“Stay The Course”, based on Acts 20:17-32, was preached at St. Andrew’s Presbyterian Kirk on November 7, 2010.
On his way to Jerusalem, the apostle Paul has a brief stopover in Miletus and takes the opportunity to call for the elders from nearby Ephesus.
What follows is one of the most memorable farewell accounts in all of Scripture. Paul explains to the leaders of the Ephesian church that they will never see him again (20:25). Paul is anticipating his imprisonment. Quite naturally, Paul wants to impart to these church leaders one final message of wisdom.
I think we get this. Many of you know what it is to be at the side of a loved one during their final days on earth. When our ailing loved one speaks to us, every phrase and every word takes on a special place of importance. As we attempt to say “good-bye” to our loved ones, we’re looking for them to give us a final message of inspiration.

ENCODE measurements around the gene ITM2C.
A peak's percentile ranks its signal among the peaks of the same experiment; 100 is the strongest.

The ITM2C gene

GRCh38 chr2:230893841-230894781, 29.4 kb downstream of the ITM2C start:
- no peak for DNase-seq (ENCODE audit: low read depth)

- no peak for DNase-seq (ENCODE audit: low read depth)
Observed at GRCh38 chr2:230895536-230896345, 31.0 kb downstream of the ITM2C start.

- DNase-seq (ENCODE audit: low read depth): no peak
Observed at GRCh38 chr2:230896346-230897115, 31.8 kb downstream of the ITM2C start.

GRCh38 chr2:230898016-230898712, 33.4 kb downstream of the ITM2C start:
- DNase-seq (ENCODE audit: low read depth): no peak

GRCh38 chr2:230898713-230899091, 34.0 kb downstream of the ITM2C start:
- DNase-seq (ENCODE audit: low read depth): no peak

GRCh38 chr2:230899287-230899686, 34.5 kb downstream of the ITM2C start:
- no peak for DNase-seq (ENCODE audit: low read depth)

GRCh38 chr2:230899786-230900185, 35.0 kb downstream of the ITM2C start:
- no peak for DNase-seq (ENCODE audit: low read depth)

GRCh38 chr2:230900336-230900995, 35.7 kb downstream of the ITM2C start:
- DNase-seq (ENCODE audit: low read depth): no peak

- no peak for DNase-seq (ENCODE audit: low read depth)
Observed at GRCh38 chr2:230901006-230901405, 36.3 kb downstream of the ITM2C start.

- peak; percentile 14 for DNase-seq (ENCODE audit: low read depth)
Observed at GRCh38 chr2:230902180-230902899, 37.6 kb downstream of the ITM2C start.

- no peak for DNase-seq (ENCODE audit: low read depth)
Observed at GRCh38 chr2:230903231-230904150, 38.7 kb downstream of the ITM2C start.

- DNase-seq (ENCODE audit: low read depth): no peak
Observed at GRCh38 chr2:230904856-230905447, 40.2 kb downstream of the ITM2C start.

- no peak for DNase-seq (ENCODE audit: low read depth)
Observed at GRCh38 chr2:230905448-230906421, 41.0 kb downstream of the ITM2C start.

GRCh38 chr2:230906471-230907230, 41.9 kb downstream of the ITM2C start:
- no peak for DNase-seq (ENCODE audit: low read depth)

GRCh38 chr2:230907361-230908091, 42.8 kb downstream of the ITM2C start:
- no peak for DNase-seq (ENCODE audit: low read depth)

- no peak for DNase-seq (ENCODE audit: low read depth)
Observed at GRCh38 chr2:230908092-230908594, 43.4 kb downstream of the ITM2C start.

This is how I imagine the Ephesian elders on the day when Paul called them together.
And while I can hardly compare my ministry context to Paul’s predicament, I do know what it is like for a pastor to say good-bye to a congregation having done this 6 months ago. I remember having a strong impulse to choose my final words carefully, and having a desire to convey a message to help the congregation to wade sensibly into the future.
I don’t know if it seems backwards to have your newly settled pastor talk about a farewell speech. But again, I hope you will see that Paul’s message to the Ephesian elders provides us with an excellent summary of what Christian ministry looks like, or at least, what Christian ministry should look like.
To help us track with Paul this morning, I have broken down his message into 4 parts: